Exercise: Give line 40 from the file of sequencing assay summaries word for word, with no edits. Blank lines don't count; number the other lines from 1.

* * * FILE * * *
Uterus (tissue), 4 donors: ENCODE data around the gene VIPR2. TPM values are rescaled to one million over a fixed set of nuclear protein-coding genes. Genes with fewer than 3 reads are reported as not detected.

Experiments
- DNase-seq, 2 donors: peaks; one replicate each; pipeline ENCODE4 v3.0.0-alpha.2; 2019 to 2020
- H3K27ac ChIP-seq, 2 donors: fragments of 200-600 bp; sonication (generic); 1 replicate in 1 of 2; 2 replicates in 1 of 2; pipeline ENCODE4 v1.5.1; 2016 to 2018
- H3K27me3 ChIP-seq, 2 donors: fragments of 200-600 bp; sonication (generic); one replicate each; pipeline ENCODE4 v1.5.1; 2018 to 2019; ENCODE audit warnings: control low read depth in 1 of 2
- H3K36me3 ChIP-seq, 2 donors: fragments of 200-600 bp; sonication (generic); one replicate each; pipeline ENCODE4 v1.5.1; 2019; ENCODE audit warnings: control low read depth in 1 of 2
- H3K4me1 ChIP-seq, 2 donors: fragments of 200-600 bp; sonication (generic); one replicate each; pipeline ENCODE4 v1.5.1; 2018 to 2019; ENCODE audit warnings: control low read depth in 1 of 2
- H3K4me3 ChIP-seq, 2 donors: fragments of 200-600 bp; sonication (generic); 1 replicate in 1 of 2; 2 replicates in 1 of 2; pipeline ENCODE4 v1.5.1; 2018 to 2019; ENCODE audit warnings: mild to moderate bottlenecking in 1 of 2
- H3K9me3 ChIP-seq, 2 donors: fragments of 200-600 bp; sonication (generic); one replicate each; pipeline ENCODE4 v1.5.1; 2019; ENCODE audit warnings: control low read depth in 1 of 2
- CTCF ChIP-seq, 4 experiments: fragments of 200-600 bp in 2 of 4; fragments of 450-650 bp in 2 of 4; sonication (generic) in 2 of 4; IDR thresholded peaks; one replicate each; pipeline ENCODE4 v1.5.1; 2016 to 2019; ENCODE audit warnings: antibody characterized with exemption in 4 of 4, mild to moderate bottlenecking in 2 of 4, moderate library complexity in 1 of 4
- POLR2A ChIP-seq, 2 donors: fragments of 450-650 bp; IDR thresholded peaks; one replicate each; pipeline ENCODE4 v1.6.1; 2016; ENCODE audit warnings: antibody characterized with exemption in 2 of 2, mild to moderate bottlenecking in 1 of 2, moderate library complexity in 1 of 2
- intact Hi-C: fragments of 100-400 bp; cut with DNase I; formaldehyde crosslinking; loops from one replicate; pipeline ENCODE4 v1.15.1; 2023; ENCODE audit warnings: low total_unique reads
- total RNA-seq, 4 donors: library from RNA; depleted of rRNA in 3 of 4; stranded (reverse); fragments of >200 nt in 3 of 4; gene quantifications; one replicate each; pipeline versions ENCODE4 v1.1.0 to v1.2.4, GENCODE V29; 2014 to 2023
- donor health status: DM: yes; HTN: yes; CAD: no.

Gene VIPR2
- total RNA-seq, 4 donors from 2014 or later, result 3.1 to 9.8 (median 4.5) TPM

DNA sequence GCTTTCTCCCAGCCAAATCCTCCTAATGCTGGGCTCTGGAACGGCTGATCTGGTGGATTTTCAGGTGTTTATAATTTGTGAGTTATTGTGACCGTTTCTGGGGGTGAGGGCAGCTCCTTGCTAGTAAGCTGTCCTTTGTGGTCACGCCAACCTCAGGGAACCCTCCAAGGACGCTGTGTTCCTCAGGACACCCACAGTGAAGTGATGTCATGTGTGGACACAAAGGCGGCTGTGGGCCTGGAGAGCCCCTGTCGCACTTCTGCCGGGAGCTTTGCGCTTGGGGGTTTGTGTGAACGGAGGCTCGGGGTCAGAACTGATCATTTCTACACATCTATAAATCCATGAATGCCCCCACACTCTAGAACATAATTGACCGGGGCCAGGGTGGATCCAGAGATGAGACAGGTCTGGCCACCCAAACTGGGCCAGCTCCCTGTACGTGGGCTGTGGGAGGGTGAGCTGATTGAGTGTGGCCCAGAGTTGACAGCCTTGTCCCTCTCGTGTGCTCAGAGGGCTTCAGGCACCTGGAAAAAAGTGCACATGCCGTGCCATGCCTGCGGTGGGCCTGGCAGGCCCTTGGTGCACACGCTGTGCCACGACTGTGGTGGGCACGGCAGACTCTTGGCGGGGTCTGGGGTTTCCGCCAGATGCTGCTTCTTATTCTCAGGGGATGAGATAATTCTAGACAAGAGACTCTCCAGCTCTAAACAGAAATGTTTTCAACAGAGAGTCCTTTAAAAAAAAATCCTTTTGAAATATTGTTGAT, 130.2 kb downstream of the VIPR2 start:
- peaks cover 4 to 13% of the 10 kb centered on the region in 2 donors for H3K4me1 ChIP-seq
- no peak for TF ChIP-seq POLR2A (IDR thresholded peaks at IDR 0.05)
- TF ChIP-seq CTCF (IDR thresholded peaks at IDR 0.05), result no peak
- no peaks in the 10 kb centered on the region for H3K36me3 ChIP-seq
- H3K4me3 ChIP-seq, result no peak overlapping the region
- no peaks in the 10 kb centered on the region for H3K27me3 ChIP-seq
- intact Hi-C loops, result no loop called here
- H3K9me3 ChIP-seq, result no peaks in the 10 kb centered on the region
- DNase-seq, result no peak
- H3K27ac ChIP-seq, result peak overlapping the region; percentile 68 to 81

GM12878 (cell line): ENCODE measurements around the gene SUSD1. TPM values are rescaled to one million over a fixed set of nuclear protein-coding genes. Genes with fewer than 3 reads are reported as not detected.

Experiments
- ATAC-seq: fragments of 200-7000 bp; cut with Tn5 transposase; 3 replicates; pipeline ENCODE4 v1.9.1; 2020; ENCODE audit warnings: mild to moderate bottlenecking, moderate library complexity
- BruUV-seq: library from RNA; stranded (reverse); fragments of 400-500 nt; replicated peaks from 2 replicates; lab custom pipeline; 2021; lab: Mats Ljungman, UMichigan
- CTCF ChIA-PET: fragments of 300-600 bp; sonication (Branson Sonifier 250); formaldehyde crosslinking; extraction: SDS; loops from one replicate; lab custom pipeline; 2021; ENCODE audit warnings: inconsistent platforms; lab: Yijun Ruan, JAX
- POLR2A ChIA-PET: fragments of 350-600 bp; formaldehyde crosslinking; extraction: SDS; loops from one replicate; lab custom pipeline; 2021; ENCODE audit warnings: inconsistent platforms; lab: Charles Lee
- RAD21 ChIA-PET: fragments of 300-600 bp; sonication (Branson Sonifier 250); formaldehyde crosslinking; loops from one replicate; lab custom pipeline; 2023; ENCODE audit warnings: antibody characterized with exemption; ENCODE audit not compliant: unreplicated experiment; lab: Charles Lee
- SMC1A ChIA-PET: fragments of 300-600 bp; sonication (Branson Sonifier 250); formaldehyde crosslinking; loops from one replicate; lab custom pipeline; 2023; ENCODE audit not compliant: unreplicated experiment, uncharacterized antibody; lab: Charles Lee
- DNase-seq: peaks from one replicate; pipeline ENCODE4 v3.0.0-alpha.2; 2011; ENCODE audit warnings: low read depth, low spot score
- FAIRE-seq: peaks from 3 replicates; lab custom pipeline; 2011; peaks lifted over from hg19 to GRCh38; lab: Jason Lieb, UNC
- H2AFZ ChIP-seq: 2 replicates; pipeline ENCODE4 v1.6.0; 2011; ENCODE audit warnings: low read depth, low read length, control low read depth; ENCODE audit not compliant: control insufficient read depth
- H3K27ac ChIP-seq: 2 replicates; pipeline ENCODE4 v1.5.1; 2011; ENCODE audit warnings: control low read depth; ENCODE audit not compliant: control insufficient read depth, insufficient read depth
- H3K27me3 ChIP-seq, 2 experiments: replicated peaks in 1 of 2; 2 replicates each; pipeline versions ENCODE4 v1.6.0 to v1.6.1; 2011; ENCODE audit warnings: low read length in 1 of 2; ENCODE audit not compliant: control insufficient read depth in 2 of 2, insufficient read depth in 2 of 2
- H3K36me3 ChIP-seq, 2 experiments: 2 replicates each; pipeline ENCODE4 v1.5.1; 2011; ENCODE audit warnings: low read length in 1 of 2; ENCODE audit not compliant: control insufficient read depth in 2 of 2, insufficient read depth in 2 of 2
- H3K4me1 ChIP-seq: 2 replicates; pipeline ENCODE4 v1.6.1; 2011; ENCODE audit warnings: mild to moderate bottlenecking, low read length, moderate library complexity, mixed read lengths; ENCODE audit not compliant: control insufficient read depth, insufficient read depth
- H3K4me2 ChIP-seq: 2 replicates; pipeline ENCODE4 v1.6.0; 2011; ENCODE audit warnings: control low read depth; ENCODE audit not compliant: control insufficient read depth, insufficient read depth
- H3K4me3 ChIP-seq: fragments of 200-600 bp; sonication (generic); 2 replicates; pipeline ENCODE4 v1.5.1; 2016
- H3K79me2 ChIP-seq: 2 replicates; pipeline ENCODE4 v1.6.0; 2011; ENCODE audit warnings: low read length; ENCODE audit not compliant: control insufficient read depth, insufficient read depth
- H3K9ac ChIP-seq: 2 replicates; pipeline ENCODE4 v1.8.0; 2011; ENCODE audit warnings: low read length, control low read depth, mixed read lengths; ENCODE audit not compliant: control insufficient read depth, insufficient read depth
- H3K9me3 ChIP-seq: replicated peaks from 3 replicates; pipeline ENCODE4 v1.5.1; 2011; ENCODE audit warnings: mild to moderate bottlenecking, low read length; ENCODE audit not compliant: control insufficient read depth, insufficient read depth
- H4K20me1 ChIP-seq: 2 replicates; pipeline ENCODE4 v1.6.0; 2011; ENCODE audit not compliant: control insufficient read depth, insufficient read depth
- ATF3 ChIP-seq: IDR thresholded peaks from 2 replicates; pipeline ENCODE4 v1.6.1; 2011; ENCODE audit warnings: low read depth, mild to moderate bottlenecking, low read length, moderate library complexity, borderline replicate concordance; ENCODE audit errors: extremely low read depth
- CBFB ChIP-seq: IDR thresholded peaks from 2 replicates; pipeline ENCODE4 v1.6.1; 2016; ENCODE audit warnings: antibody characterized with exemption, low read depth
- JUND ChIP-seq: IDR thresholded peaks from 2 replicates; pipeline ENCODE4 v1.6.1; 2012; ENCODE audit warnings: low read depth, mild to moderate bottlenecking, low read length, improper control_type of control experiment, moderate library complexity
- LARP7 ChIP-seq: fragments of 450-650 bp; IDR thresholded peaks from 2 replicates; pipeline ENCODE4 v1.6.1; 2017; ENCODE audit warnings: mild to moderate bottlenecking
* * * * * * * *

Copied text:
- H3K27me3 ChIP-seq, 2 experiments: replicated peaks in 1 of 2; 2 replicates each; pipeline versions ENCODE4 v1.6.0 to v1.6.1; 2011; ENCODE audit warnings: low read length in 1 of 2; ENCODE audit not compliant: control insufficient read depth in 2 of 2, insufficient read depth in 2 of 2